An Audible Miracle

Then a Miracle Occurs

The Bible is full of miracles, from Genesis to Revelation.  From the parting of the Red Sea, to the raising of Lazarus, to Jesus’ resurrection—there’s no shortage of the spectacular recorded in the Scriptures.  Regardless of our perspective and biases, we have to process the testimony of miracles.

Truth be told, most of us tend to be spiritual Missourians when it comes to the supernatural.  We may have no qualms about praying for God to grant a miracle, but when someone actually claims to have experienced one we get edgy and uncomfortable.

Miracles by C.S. LewisC.S. Lewis took on the topic in Miracles, his treatise on the subject.  As noted in a previous post, I’ve always had trouble with C.S. Lewis.  Miracles is 309 pages long, written in Lewis’ indomitable hold-on-tightly-to-your-mortarboard style.  I can’t read it straight through.  But…a new tool can help.

Like many of you, I have learned to enjoy reading on an iPad.  I use the Kindle Reader app, which also lets me read the books I purchase on any Internet browser, even on my iPhone.  But now there is an easier way to ‘read’—just listen.  Really.

AudibleAudible is a new app that integrates your Amazon book purchases with your Kindle Reader apps, using a new technology called Whispersync.  Audible reads the book to you, and when you switch to the text Kindle Reader picks up where Audible let off, and vice versa.  I gave it a road test—expecting a mechanical reading voice but hoping it would turn those long commutes into useful study time.  I downloaded the Audible app on my iPhone, bought the Kindle version of Miracles on Amazon.com for $8.99 (just click on the Book image above), then purchsed the narration from Amazon for $3.99.  The technology worked flawlessly.

It was fantastic.  The reading of Lewis’ Miracles was done by professional narrator Simon Vance, who had an Oxford-like accent reminiscent of Lewis’ voice (I imagined).  The Audible app was extremely simple and straightforward to use, even allowing me to bookmark key passages on the iPhone.  I got through the whole book in six commutes, repeating several of the more challenging chapters.  The quality of Simon Vance’s narration was so very good.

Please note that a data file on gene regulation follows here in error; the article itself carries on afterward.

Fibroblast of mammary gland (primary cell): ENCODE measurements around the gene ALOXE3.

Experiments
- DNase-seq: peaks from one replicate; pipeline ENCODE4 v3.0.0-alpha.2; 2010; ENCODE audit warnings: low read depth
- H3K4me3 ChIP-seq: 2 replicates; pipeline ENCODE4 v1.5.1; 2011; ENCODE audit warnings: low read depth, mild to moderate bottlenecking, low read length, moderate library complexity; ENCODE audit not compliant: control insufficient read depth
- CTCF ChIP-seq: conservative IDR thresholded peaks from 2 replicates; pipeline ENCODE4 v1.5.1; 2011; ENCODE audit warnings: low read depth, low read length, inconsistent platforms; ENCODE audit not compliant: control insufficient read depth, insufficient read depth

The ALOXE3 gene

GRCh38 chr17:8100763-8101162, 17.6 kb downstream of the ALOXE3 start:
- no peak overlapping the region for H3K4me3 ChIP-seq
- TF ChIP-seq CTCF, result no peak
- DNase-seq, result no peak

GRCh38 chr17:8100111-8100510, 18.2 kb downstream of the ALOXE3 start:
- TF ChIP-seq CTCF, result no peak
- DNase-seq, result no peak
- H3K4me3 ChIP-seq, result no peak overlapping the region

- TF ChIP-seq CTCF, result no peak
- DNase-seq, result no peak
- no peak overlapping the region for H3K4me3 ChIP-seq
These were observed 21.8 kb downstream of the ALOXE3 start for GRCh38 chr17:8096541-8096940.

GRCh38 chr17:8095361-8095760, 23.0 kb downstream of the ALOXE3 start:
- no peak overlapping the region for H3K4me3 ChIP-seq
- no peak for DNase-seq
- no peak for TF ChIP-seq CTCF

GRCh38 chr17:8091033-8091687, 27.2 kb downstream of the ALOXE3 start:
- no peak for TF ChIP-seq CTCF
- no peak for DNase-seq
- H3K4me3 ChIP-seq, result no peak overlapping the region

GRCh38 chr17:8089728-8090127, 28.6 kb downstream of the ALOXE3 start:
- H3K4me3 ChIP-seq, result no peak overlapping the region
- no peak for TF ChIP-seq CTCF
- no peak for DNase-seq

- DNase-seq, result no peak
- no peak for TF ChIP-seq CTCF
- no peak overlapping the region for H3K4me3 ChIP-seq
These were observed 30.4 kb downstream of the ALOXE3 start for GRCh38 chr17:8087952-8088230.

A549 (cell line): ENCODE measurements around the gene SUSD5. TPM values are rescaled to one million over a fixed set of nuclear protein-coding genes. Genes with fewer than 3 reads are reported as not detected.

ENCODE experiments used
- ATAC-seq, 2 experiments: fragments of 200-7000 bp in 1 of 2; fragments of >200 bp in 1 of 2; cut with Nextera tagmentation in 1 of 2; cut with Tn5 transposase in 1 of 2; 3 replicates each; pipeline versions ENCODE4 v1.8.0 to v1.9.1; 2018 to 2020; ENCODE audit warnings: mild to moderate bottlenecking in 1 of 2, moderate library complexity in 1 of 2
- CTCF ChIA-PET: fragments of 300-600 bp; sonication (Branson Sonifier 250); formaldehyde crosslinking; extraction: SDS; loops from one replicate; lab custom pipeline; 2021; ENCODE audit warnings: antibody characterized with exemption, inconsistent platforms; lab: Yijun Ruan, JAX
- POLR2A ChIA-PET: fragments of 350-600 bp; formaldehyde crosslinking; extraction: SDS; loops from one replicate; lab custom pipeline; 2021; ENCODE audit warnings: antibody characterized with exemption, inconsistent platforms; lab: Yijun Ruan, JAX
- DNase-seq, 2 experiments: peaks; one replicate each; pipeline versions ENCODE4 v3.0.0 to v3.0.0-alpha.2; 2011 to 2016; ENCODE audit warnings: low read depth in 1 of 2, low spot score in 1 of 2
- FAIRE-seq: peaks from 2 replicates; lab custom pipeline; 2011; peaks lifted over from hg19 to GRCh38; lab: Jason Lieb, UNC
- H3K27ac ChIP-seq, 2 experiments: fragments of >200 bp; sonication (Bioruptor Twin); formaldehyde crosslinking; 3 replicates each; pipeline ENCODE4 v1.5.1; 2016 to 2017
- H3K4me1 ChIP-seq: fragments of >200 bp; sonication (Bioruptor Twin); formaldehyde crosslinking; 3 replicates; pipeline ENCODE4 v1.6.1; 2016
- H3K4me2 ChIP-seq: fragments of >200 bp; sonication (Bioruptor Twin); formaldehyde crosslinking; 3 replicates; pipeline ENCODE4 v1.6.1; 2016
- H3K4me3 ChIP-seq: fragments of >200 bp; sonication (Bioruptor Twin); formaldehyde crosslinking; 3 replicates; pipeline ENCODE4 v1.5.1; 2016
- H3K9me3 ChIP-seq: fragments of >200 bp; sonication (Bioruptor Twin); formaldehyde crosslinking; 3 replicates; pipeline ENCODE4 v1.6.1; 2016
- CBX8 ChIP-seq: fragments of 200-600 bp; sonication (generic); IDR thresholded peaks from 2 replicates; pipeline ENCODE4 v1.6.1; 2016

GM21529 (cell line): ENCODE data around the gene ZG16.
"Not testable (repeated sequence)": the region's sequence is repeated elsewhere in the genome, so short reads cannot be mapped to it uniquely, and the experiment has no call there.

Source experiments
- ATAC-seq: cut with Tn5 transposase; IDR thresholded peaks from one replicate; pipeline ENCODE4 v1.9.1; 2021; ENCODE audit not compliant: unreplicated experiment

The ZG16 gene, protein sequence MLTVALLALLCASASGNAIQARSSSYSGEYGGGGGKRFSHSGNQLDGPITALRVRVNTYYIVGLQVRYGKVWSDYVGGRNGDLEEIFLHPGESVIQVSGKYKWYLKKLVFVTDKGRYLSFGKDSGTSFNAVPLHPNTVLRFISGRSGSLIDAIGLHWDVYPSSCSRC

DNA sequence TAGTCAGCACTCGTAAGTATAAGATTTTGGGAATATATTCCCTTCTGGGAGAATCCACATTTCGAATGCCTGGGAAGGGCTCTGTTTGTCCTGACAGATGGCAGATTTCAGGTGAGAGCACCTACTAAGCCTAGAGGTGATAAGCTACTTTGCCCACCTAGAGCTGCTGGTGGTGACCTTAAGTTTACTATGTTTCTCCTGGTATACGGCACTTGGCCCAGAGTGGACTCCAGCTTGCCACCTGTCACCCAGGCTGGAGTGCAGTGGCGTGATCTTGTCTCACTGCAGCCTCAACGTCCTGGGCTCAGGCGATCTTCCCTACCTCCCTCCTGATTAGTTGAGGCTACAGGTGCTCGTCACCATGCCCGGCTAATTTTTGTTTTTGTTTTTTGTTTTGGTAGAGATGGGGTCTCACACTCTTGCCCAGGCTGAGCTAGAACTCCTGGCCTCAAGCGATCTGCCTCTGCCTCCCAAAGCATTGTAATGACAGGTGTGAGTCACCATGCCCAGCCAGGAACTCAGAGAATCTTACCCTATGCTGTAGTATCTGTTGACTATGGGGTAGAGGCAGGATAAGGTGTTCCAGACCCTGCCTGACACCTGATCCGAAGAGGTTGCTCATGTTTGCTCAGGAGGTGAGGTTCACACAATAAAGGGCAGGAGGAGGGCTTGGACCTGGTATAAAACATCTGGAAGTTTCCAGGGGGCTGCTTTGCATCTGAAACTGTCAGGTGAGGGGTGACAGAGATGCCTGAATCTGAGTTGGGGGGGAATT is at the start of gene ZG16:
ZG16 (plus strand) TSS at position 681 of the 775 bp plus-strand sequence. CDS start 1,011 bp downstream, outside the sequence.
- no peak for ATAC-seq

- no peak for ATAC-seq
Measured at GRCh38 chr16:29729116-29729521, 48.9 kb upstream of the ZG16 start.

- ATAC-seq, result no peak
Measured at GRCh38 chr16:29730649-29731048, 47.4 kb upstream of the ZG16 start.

If you haven’t tried the Audible app, I would STRONGLY encourage you to put it in your discipleship toolbox.  Even if you’re just kicking back in your favorite study chair, it can put a turbocharger on your personal discipleship engine.  Just imagine being able to fly through tremendous amounts of great reading with minimal effort.  Try it, please.

More on Miracles

Lewis takes 309 pages to eloquenlty make the point that miracles are possible, logical, even necessary.  If you have a bit of an appetite for intellectual Christianity, Miracles should be on your reading list.  If you’re interested in trying audio books, here’s a list of available titles at the Apologetics 315 website.

Me?  I don’t see an angel behind every bush. But there is an incredible amount that we cannot comprehend or even imagine about what comprises ‘reality’.  God created an amazing, amazing world full of wonders.  We take that creation for granted every day.  To really explain all the parts and proceses involved right now—even as you read and contemplate this post—quickly gets beyond our understanding of everyday metaphysics.

Have I ever experienced a miracle?  My answer might make most of you uncomfortable.  But I owe it to God who granted my prayer.  Yes.

HT: Sidney Harris

About John Paine

This blog is topical and devotional--we post whatever interests us, whenever. If you want to follow in an orderly fashion, please see our Kaqexeß page. View all posts by John Paine

2 responses to “An Audible Miracle

  • Clarke Morledge

    I’ll toss in some other audiobook resources for believers:

    Christian Audio has a number of audiobooks designed specifically for Christian readers. Though not as slick as the AudibleApp, you can get MP3 files that you can download to your SmartPhone, iPod, or computer, using something like iTunes or another MP3 player.

    If you are cheap, like me, I would suggest LibriVox. Here you will find the largest collection of audiobooks for works found in the public domain, everything from G.K. Chesterton to the The Bible, and even collections of hymns of the church, many of them sung. LibriVox is a completely volunteer effort. If you have something in the public domain, you might want to consider volunteering yourself as a reader.

    Clarke

  • dwwork

    I love audio books. I use the bus to get back and forth to work. Unfortunately I get motion sick when I read in a vehicle so I started listing to audio books about 7 years ago. And yes, CS Lewis is a lot easier to get through on audio than reading.

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